"Green bean tofu" at Sichuan Garden
- MichaelB May 10, 2002 01:29 PM
So I finally had a sit-down meal at Sichuan Garden (site of a recent Chowdinner which I missed due to a nasty cold) - I get takeout there a lot, but never actually ate there. Everything was good -- from houndishly sichuan specialties to more basic chow -- the wenjun shrimp and steamed mini juicy pork buns (dumplings, really) were my favorites.
But we also ordered an appetizer of "green bean tofu in roasted chili vinaigrette" -- the waiter kept trying to steer us to scallion pancakes, but I persisted. I have to say, I was expecting something with green beans and tofu in that awesome chili sauce. Um, NO! This was more like konyaku (that's the ONLY comparison I can even think of) -- squared-off spears of firm, slightly gelatinous starchy substance. I'm *guessing* that it was related to bean-thread noodles, and that "green-bean tofu" is some sort of bean-derived starch cake (I VERY much doubt green beans, though.)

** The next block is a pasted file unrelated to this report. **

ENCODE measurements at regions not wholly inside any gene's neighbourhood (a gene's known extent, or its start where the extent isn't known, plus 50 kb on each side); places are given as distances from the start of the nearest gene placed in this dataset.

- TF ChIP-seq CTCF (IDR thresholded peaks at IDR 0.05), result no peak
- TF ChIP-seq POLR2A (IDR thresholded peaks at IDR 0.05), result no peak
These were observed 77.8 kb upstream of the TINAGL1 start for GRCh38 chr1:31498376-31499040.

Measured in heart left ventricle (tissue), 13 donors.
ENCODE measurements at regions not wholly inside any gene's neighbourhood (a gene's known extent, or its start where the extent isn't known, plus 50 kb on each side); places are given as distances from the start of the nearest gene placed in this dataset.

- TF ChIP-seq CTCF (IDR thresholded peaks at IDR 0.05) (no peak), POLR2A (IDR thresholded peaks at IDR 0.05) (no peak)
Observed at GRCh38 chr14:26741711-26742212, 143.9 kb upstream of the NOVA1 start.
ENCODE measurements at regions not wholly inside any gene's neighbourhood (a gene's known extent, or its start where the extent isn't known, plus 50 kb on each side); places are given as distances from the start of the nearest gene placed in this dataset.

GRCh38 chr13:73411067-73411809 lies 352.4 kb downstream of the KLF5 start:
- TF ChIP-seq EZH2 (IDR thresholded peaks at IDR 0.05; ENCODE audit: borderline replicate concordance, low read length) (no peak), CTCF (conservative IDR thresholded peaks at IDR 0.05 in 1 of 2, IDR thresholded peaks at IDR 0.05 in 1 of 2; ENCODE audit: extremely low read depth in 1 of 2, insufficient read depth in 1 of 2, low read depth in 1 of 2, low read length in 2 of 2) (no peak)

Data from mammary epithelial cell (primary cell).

It was actually very good, much better than I'm making it sound. Texture food -- no discernable flavor at all, but it was a really nice foil for the (quite hot) chile sauce. The ground peanuts and chopped scallions on top added to the flavor and texture as well.
BUt I'm just wondering, is this a common Sichuan food? Is it linked somehow to konyaku (which I vaguely remember being potato-starch-based, no?)? Has anyone had it? Any and all insights are welcome. Many thanks!
I've seen the same thing, usually fried, at Vietnamese restuarants, including Nam Vang. They call it "banh cong". They also serve it _with_ rice cake, so that bolsters your opinion that it's, say, a mung based bean starch, and green bean is a mistranslation...Kinda like "green bean shake".
I've never ordered it, but your descrption sounds like a panchan I've often been served in Korean Restuarants; same smooth,mild, translucence, used as a vehicle for chili-oil, pepper sauce and scallions.